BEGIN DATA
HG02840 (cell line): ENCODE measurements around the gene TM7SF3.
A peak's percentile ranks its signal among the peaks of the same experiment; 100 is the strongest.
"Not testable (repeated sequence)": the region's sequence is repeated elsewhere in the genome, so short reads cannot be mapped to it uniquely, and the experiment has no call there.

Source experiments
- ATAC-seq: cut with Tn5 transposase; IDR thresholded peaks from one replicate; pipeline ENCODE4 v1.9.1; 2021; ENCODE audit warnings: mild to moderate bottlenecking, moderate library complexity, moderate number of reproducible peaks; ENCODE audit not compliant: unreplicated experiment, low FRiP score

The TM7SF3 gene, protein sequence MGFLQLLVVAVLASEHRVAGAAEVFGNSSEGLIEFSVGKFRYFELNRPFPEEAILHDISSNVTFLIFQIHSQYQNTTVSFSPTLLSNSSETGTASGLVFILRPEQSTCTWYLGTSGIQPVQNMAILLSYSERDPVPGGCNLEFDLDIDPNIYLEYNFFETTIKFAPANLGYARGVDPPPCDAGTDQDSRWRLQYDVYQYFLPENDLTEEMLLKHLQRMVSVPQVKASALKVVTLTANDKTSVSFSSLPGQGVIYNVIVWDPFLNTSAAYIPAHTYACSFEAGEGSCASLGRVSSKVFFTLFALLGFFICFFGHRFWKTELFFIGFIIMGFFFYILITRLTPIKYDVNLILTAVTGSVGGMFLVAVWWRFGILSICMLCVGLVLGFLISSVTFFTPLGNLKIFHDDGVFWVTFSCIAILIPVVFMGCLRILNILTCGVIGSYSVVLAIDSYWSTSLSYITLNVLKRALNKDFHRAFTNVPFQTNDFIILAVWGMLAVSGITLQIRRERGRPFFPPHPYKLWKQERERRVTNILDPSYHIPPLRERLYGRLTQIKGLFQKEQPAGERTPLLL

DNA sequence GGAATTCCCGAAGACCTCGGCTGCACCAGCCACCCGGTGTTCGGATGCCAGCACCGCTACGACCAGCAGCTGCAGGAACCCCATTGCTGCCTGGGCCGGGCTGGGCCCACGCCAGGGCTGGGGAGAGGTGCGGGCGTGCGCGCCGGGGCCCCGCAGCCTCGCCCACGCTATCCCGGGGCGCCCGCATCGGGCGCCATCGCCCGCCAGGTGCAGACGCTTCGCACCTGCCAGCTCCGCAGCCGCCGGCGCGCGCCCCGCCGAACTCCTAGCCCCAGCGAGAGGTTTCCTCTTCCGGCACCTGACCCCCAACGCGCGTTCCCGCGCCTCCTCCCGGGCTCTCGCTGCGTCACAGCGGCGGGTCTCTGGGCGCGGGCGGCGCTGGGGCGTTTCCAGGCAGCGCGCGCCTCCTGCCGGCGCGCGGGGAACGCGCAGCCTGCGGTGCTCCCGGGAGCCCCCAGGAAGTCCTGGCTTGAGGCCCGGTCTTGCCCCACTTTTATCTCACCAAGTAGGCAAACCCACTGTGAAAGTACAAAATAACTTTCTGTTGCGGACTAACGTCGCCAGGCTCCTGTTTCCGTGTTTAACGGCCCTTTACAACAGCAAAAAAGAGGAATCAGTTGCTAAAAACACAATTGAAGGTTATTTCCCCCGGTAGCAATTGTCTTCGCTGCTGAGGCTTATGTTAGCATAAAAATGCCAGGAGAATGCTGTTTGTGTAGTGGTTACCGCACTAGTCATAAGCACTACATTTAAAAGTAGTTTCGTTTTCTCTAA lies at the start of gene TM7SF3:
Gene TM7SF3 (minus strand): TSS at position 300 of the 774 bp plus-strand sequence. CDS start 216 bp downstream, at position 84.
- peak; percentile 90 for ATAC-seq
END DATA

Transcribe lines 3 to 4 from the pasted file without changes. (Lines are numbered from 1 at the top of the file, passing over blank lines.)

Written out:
"Not testable (repeated sequence)": the region's sequence is repeated elsewhere in the genome, so short reads cannot be mapped to it uniquely, and the experiment has no call there.

Source experiments